Lahyani, who had left Kiryat Shemona with her three children during the fighting, said her Mon Cheri cafe lost its crucial summer business, when thousands of tourists typically come to the cooler hills of northern Israel.
"Usually, at this time, you have to wait a week for a table" at her restaurant, she said. The government will reimburse her about $2,500 for her losses; she figures she lost closer to $25,000. "For businesses like us, the war is just beginning," she said. "I don't think we can survive."
Across town, in a bleak stand of block-style apartments normally filled with immigrants sent here by the government, David Biton, 44, drew hard on a cigarette as he waited for the government assessors to look at the damage to his place. The tobacco smoke fought the foul odor of rotting trash. Outside his apartment, a chunk of asphalt was missing and the burned hulk of a car offered testimony of a Katyusha rocket's fall.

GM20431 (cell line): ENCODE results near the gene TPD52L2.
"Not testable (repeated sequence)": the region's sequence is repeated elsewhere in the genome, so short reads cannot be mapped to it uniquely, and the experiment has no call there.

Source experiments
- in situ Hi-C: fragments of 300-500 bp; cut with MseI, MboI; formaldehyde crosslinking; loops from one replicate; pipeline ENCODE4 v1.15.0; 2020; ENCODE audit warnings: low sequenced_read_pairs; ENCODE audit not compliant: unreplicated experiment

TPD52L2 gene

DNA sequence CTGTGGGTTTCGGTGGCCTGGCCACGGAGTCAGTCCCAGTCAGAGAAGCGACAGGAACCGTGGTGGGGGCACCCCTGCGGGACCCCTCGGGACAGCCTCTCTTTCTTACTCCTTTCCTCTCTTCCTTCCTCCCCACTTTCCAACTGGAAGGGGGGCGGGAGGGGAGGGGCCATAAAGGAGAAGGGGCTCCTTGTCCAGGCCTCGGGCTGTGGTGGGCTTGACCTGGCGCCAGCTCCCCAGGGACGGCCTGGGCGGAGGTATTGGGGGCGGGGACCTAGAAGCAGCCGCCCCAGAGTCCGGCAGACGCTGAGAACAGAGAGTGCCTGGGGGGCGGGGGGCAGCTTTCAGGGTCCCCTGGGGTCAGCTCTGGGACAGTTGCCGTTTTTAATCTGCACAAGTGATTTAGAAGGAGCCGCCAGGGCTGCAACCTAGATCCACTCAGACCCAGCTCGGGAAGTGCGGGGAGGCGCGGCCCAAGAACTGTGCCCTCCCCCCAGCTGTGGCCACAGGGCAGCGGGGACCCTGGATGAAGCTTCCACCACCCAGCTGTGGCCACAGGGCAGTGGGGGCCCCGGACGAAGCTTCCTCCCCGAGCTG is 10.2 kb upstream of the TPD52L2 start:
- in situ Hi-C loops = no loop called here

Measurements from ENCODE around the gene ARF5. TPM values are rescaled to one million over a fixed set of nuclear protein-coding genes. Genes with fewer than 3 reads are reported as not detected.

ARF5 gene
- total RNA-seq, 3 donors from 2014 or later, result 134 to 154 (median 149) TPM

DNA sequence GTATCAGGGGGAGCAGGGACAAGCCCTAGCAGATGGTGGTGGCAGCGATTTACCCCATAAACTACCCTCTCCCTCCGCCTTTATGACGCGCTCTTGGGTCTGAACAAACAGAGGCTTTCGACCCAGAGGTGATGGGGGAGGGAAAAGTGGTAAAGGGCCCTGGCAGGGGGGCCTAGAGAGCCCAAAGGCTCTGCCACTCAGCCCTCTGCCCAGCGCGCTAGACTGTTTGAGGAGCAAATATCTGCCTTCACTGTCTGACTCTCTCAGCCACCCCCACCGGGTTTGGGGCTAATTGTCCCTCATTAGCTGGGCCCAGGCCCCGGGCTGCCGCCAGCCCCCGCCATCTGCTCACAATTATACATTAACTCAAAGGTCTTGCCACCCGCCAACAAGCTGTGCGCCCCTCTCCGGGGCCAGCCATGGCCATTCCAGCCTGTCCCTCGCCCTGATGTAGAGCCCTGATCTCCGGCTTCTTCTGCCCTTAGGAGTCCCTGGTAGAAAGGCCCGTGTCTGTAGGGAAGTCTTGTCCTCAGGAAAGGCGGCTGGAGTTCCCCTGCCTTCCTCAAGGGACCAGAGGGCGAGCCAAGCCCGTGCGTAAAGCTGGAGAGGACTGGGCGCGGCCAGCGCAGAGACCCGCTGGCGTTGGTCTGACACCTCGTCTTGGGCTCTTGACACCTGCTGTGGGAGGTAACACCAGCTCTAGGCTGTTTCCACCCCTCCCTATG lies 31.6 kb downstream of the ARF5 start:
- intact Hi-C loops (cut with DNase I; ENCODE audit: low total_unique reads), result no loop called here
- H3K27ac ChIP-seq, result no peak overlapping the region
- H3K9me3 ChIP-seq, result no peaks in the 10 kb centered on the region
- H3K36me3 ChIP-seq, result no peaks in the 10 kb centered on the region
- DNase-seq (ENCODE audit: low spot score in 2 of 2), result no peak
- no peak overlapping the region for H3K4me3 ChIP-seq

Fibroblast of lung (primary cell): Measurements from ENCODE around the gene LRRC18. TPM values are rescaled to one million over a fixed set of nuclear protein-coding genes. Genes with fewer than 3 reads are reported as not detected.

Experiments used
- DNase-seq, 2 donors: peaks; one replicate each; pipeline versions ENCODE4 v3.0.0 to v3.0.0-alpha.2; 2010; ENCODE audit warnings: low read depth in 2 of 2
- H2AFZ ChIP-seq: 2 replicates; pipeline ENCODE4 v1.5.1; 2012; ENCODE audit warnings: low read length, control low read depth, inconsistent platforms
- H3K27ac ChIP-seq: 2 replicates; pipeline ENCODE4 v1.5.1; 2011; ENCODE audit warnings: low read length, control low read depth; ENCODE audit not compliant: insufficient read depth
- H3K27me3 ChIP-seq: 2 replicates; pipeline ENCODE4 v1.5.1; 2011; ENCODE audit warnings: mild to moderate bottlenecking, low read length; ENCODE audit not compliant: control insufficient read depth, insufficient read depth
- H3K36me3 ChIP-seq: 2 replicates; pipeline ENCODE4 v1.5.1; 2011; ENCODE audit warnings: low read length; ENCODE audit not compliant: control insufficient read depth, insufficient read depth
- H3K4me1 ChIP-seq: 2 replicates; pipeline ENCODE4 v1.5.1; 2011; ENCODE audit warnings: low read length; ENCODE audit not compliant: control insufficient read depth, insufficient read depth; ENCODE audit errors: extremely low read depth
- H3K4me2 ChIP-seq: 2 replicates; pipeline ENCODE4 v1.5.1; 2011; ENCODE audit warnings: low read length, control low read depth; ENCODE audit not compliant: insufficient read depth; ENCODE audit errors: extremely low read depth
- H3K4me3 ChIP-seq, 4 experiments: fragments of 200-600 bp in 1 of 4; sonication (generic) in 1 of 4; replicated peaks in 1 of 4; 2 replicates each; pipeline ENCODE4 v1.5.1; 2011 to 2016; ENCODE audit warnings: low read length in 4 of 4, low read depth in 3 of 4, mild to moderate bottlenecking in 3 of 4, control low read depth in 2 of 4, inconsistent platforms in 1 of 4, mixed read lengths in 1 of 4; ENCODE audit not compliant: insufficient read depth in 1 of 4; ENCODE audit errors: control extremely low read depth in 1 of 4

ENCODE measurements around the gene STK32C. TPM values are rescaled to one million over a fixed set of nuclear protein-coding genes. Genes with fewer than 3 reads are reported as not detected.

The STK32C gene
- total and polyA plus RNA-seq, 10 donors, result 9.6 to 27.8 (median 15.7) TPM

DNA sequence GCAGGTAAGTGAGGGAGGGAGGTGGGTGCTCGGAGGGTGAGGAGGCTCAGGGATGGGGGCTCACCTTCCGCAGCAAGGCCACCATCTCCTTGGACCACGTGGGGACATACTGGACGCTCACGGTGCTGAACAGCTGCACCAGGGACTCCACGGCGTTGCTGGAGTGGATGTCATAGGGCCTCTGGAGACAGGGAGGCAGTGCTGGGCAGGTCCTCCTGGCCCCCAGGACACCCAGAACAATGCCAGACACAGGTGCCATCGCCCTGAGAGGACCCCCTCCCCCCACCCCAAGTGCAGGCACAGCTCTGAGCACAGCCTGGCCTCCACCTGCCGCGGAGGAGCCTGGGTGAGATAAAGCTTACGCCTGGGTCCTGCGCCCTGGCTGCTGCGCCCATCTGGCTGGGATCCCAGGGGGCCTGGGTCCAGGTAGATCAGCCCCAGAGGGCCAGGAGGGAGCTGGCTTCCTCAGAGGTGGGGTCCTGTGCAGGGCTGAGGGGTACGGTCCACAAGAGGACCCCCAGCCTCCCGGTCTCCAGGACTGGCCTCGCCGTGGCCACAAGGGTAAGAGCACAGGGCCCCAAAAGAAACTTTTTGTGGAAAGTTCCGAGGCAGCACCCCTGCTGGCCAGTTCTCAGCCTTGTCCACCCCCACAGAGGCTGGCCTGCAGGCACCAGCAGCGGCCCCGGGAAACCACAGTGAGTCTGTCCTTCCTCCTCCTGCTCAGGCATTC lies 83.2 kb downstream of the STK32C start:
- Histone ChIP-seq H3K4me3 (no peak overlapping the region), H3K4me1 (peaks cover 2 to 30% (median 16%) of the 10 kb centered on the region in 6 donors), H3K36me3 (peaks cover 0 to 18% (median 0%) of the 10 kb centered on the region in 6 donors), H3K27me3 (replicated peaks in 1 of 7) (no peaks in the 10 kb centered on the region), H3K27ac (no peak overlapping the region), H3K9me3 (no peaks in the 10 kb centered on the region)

All but an estimated 3,000 of Kiryat Shemona's 24,000 residents had left. Biton had stayed. It was "like a Warsaw ghetto. It was a catastrophe," he said. Beneath his building, a few residents had huddled in the claustrophobia-inducing concrete shelter until the tension drove them out. A child's painted handprints were the only sign of cheer left in the place. Affixed to the shelter's steel door was a sticker, handed out early in the conflict by a newspaper company: "We will win," it boasted in patriotic blue.
"This war didn't do anything," Biton said, waving the cigarette in disgust. "We lost over 100 soldiers. . . . What did we do? We failed."